It is also important to teach kids about kindness so that they can understand the concept through a practical lens. They can make the cognitive connection that certain actions are kind while others are unkind or rude. This helps them navigate the world better, treat their peers respectfully, and be more considerate about others’ feelings.

    You can also mold your child to be more kind and giving with the right types of activities. More engaging outdoor activities for kids that involve kindness as a core virtue can teach them the right steps to practice each day. Kids can learn good behaviors through playful activities that allow them to explore different aspects of what it means to be kind.

    Kindness is also a fruitful tool for social bonding in classrooms and developing lifelong relationships at an early age. Your child can be better socially adjusted at school and be more open to dynamic environments. They can actively recognize and reward kindness in other kids and become close friends with them by being more kind.

    Exploring the Advantages of Teaching Kindness through Activities

    Friends hugging to show kindness

    You can transform how your child sees the world by introducing kindness early. Your children can learn through kindness activities that are designed to help them think from different aspects.

    By understanding and exploring different types of kindness gestures and actions, they can learn practical strategies for interacting with their surroundings. They can learn how to share toys, forgive their friends, appreciate their teachers, and make someone happy.

    You can also empower your children with self-kindness, which is a direct predecessor to self-esteem. You can teach your kids to learn how to talk to themselves when they make a mistake or feel embarrassed about something. Through self-kindness, they can reshape their inner narrative to that of love, compassion, and forgiveness for shortcomings.

    Related Reading: Best & Important Character Traits for Kids That All Parents Must Instill

    Let’s Conclude

    Kindness is a universal feeling, and kids can start learning about it early. Through kindness activities for kids, children can understand what it means to be kind and when it’s right to be kind to someone. You can also teach your children about the impact of kindness on our surroundings, society, and family through different activities that spark curiosity and engaged thinking.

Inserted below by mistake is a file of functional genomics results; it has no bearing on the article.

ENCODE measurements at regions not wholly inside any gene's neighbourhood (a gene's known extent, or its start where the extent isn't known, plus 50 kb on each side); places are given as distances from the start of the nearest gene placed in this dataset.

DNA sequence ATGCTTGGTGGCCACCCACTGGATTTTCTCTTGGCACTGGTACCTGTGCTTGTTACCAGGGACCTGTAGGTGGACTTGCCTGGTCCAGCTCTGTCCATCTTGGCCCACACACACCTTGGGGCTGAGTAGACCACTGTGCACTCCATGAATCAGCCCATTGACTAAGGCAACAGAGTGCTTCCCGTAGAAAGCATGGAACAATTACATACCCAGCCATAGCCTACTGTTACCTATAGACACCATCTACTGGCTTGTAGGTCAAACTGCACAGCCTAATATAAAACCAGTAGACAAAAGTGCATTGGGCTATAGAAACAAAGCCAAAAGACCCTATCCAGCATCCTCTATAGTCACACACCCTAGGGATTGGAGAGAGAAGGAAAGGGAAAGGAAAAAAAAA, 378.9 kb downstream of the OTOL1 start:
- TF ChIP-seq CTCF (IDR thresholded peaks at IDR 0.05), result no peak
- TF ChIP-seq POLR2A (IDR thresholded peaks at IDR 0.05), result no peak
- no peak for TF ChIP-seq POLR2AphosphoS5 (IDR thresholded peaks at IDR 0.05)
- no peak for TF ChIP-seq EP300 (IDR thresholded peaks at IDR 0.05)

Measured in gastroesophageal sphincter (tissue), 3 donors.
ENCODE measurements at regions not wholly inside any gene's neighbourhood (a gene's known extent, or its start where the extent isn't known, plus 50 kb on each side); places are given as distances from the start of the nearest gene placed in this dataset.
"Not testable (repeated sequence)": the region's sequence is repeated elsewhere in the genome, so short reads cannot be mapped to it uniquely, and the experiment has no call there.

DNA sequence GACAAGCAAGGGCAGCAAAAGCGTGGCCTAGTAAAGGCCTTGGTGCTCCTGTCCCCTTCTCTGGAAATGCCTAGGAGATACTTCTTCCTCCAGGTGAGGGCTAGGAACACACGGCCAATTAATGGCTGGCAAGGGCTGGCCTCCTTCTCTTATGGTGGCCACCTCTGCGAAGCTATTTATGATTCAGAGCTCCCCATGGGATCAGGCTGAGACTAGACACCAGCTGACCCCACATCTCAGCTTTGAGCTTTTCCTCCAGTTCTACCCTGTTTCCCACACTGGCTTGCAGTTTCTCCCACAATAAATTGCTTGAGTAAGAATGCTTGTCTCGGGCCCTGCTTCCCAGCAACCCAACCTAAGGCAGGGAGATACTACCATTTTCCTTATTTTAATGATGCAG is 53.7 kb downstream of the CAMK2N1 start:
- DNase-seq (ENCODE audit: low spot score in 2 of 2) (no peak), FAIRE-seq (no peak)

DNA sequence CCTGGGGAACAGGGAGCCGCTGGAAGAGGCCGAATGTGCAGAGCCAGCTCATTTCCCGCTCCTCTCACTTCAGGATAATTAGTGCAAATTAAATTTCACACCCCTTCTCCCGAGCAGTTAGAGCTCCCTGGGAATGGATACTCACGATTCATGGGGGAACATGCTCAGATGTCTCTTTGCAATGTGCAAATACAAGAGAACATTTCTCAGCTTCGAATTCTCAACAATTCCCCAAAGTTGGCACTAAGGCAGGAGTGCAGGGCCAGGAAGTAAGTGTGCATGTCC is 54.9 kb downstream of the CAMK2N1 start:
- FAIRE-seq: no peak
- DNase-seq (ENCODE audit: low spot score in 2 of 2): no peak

What’s next? We can make these activities that much more impactful by making them a part of everyday activities and integrating them into play and during leisure time. Kids can understand the importance of kindness in our lives when they practice these activities every few days.

    Here are more online educational resources for kids that will help with their learning experience and make them smarter.

    Frequently Asked Questions(FAQs)

    How often can I engage in kindness activities with my kids?

    Weekly activities that focus on some form of kindness expression or extended one-off activities that grow over time can be impactful for young kids.

    How can I make kindness activities more fun?

    You can make kindness activities for kids more fun by involving toys, musical instruments, videos, and other multi-sensory tools. You can also continue to introduce new activities regularly to make it more fun for kids.

    How do I explain the differences between kindness, compassion, and empathy?

    By focusing on role-playing activities, guides, books, and songs, you can teach the differences between kindness, compassion, and empathy.

    At what age can kids learn about kindness?

    Kids as young as the age of three years can understand the concept of kindness at a rudimentary level.

    Brian Lee
    Brian Lee is a writer and parent of 3 spirited children. He loves writing about his parenting experience, the lessons his kids teach him every day and parenting hacks and tricks he’s picked up along the way.